Solar power is another important part of the energy solution. But, like wind power, we need to think it out. It should be used in those areas that have sparse populations and abundant sun. That means that the southwest is the best candidate. Unlike wind farms which can co-exist nicely with farmers and ranchers, solar farms are much more land use exclusive. It’s hard to farm around a solar panel. Past that, they also have the same logistic limitations that wind farms have.

Coal fired plants are the next option, but it’s a tough one. We have tremendous coal reserves in the United States, more than enough to last for two hundred years. But here’s the thing, coal is the least environmentally friendly way that we have to generate power. Having said that, I’m sure that the entire states of West Virginia, Pennsylvania, Wyoming and Kentucky are, as I write, calling up their militias to track me down. But I speak the truth. Despite the rhetoric about “clean coal”, there is no such thing. At best clean coal should be called “not quite as dirty as it could be” coal. But, as often happens, it’s not that simple of an argument. Coal currently provides about fifty percent of our electric generation capacity and we can’t walk away from it. Our current plants must be maintained and research should continue into cleaner coal. But let’s also recognize that even coal advocates say that we’re fifteen to twenty years away from coal technology that is substantially cleaner than what we have now. In addition, to clean the process to that point will increase the cost of coal generated electricity by thirty to forty percent. Here’s the kicker, coal is still a fossil fuel and it’s still going to run out. Like natural gas, it’s better to use coal as a stop gap and concentrate our major R&D efforts on renewable sources. And, despite what the coal industry would like you to believe, renewable means more than wind and solar power.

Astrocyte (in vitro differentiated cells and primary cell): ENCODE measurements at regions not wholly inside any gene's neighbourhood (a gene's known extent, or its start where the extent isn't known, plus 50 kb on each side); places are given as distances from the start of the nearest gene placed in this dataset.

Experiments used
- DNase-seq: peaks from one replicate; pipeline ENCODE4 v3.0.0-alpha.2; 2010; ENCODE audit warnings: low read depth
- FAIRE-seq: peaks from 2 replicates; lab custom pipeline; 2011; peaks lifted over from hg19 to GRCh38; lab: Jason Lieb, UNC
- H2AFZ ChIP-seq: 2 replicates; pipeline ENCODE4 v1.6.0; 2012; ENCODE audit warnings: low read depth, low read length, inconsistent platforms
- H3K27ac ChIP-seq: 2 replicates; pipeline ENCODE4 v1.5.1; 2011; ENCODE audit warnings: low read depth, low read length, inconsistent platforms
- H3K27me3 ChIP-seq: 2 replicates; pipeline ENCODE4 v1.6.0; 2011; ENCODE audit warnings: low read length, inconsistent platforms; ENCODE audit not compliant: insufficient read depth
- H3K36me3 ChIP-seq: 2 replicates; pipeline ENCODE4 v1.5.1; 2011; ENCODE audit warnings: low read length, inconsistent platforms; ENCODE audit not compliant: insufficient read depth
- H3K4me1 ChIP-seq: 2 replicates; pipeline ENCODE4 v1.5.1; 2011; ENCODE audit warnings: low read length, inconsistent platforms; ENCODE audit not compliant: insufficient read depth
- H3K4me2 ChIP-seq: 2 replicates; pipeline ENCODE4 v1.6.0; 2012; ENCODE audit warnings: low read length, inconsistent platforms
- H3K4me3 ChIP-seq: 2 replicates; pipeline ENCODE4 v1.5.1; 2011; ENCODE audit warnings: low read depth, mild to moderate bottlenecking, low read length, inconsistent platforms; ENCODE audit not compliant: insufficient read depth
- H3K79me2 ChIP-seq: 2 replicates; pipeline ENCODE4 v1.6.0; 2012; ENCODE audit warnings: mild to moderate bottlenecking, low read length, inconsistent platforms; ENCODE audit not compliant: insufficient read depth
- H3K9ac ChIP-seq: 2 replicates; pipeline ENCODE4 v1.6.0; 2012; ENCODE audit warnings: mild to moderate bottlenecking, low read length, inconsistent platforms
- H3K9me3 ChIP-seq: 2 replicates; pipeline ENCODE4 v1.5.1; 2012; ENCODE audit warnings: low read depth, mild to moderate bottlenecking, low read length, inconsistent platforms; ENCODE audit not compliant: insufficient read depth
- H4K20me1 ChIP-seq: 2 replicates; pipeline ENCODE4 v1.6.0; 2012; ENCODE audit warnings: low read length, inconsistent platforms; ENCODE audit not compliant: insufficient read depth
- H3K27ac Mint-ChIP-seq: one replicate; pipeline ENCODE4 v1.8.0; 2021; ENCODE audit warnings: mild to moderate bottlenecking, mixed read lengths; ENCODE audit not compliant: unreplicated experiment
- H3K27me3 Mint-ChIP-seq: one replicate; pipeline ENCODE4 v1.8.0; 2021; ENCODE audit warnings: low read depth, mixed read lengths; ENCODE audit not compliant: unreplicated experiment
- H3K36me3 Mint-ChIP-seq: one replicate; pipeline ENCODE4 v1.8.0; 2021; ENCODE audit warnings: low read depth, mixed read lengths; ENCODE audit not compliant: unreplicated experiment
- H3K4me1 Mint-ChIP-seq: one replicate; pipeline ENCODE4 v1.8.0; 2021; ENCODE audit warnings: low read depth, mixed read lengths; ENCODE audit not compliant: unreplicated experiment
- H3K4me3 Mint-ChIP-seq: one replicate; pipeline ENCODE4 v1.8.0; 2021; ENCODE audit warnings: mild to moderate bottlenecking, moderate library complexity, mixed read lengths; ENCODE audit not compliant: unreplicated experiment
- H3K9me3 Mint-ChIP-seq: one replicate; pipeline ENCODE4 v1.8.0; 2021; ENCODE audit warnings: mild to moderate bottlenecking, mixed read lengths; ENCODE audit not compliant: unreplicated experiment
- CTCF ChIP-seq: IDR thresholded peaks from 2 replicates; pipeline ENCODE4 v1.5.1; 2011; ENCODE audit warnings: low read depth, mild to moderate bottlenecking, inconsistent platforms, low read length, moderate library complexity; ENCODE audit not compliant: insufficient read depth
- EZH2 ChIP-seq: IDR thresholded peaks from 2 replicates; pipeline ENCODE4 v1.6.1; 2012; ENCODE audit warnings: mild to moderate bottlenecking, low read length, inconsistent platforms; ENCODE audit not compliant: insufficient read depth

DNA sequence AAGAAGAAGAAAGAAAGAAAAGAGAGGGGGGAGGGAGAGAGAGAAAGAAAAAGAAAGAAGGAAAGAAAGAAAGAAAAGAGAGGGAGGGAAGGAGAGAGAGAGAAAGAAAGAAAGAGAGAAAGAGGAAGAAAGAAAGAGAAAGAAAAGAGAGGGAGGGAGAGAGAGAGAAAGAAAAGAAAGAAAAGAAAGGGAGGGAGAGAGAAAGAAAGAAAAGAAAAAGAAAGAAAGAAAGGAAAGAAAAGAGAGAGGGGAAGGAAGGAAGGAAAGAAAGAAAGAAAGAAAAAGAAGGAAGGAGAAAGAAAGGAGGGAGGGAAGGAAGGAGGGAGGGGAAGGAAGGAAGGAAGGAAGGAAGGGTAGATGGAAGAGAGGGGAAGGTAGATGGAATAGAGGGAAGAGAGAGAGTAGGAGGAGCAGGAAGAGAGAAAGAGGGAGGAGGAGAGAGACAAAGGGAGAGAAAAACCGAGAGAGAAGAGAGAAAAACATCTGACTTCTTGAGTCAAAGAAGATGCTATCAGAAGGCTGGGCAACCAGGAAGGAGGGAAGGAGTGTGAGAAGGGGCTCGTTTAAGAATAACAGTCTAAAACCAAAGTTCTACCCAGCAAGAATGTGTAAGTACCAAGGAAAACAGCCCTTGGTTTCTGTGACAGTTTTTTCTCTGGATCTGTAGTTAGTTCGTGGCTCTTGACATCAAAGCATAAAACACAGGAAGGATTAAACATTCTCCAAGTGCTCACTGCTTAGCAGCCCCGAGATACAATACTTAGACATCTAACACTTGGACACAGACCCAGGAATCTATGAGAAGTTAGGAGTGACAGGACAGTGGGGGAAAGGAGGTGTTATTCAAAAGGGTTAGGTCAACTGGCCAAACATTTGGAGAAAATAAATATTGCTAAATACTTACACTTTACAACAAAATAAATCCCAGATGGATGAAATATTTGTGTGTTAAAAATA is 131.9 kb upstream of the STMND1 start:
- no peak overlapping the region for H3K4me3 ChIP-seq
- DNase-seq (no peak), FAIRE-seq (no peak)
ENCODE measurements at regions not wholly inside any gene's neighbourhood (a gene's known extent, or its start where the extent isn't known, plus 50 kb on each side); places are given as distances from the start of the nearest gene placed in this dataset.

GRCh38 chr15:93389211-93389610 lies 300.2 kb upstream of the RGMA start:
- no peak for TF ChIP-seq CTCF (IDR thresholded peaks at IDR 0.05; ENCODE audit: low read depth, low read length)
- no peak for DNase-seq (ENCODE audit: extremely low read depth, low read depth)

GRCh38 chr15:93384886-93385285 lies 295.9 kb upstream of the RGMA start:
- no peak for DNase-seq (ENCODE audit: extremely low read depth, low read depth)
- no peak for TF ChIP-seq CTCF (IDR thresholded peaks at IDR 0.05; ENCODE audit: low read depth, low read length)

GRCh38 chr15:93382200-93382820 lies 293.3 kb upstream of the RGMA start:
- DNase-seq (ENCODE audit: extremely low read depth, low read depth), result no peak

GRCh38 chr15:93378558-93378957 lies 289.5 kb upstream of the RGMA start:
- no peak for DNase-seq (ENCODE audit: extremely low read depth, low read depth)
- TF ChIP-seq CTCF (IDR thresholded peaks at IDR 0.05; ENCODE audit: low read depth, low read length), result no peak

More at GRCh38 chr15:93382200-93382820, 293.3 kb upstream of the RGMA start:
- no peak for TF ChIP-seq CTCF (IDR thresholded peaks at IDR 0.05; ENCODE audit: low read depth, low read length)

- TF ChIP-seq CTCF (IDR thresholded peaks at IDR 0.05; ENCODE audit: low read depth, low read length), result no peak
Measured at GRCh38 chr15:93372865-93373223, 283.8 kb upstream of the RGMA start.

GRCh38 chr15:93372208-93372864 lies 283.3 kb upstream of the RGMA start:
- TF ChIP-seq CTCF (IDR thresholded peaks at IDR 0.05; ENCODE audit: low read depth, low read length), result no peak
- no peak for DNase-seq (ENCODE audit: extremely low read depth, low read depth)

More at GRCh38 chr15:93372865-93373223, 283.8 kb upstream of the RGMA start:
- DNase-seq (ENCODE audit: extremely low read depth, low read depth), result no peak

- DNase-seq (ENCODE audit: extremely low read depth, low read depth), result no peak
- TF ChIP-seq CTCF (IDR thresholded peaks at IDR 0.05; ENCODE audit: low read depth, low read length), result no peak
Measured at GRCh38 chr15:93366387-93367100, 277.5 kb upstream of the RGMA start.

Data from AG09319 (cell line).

Hydroelectric power has long been an important part of our electric generation industry. Some states get over half of their electricity from hydroelectric and the United States is the world’s fourth largest generator of hydro power. Despite that, there are no current large scale hydroelectric projects on the planning boards for the United States. There are reasons for that. Hydroelectric power is clean and renewable but it has its own set of issues. First, it’s expensive to build dams and buy the land that’s required for the reservoir. Second, the immediate trade off is usable land for a man-made lake. They aren’t making any more land and some would say that we have enough lakes. Third, and I know Mr. Limbaugh would have a fit if he read this, the plants can be devastating for aquatic life up stream and down stream. Finally, we’ve already done the easy ones in the U.S. From here on, it’s diminishing returns. Keep the ones that we have running a full capacity but it’s not the way to go from here on out.